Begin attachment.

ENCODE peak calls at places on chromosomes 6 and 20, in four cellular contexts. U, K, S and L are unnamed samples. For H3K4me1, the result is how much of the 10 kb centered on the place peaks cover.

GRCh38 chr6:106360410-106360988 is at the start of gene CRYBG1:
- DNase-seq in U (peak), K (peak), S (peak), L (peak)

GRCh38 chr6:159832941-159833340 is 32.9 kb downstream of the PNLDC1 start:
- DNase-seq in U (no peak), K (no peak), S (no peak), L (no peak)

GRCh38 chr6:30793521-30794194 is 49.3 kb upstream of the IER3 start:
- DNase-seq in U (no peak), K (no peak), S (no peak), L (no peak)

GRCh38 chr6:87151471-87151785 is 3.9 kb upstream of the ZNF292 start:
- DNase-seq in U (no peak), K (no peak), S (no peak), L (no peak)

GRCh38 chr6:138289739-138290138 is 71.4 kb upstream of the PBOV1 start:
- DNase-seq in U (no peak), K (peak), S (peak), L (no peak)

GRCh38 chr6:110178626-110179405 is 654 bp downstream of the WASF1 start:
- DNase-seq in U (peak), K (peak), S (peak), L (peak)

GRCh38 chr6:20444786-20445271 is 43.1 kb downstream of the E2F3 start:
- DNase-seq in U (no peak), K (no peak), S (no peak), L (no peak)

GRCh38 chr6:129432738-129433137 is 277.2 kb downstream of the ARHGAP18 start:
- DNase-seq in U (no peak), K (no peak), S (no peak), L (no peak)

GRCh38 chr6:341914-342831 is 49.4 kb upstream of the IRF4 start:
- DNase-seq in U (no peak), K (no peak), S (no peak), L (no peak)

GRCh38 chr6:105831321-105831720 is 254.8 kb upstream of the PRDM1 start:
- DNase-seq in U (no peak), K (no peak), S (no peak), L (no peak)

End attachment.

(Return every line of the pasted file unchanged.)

ENCODE peak calls at places on chromosomes 6 and 20, in four cellular contexts. U, K, S and L are unnamed samples. For H3K4me1, the result is how much of the 10 kb centered on the place peaks cover.

GRCh38 chr6:106360410-106360988 is at the start of gene CRYBG1:
- DNase-seq in U (peak), K (peak), S (peak), L (peak)

GRCh38 chr6:159832941-159833340 is 32.9 kb downstream of the PNLDC1 start:
- DNase-seq in U (no peak), K (no peak), S (no peak), L (no peak)

GRCh38 chr6:30793521-30794194 is 49.3 kb upstream of the IER3 start:
- DNase-seq in U (no peak), K (no peak), S (no peak), L (no peak)

GRCh38 chr6:87151471-87151785 is 3.9 kb upstream of the ZNF292 start:
- DNase-seq in U (no peak), K (no peak), S (no peak), L (no peak)

GRCh38 chr6:138289739-138290138 is 71.4 kb upstream of the PBOV1 start:
- DNase-seq in U (no peak), K (peak), S (peak), L (no peak)

GRCh38 chr6:110178626-110179405 is 654 bp downstream of the WASF1 start:
- DNase-seq in U (peak), K (peak), S (peak), L (peak)

GRCh38 chr6:20444786-20445271 is 43.1 kb downstream of the E2F3 start:
- DNase-seq in U (no peak), K (no peak), S (no peak), L (no peak)

GRCh38 chr6:129432738-129433137 is 277.2 kb downstream of the ARHGAP18 start:
- DNase-seq in U (no peak), K (no peak), S (no peak), L (no peak)

GRCh38 chr6:341914-342831 is 49.4 kb upstream of the IRF4 start:
- DNase-seq in U (no peak), K (no peak), S (no peak), L (no peak)

GRCh38 chr6:105831321-105831720 is 254.8 kb upstream of the PRDM1 start:
- DNase-seq in U (no peak), K (no peak), S (no peak), L (no peak)